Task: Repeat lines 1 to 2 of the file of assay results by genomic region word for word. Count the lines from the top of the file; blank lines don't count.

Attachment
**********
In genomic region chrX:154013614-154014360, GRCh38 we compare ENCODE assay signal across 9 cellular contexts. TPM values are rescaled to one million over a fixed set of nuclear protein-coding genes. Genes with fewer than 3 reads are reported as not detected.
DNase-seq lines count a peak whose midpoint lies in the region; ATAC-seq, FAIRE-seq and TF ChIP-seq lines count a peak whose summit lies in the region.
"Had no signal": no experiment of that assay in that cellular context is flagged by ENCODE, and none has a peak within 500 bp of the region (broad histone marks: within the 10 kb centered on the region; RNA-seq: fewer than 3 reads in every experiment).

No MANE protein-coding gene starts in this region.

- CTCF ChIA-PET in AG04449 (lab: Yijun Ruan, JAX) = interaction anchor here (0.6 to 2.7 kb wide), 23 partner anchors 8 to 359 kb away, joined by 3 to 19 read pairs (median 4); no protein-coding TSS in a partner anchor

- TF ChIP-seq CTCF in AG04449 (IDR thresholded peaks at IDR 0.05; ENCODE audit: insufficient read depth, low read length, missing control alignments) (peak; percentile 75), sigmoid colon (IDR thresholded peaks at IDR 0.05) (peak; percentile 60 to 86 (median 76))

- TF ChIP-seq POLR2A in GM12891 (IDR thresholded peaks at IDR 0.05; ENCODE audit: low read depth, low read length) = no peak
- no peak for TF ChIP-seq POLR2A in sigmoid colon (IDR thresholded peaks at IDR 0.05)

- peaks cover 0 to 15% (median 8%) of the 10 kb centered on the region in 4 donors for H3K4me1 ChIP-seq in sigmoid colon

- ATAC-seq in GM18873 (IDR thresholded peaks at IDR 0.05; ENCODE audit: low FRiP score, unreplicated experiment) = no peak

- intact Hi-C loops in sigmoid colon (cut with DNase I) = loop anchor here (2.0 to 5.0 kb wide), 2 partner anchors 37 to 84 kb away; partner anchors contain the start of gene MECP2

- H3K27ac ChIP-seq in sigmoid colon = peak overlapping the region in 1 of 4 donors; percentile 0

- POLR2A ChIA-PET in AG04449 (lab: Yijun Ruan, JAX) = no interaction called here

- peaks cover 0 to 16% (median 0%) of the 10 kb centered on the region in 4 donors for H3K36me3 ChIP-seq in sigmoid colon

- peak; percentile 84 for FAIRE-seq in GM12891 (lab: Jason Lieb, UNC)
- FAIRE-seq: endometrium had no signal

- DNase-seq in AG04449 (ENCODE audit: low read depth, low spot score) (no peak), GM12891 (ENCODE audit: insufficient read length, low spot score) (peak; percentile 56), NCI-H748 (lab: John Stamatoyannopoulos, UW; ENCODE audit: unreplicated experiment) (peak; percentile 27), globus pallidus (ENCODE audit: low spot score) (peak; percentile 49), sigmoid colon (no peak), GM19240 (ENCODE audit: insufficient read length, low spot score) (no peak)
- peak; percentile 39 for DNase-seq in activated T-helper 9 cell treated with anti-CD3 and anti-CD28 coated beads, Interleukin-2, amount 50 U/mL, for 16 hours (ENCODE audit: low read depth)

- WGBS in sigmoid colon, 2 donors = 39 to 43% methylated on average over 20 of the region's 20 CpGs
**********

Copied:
In genomic region chrX:154013614-154014360, GRCh38 we compare ENCODE assay signal across 9 cellular contexts. TPM values are rescaled to one million over a fixed set of nuclear protein-coding genes. Genes with fewer than 3 reads are reported as not detected.
DNase-seq lines count a peak whose midpoint lies in the region; ATAC-seq, FAIRE-seq and TF ChIP-seq lines count a peak whose summit lies in the region.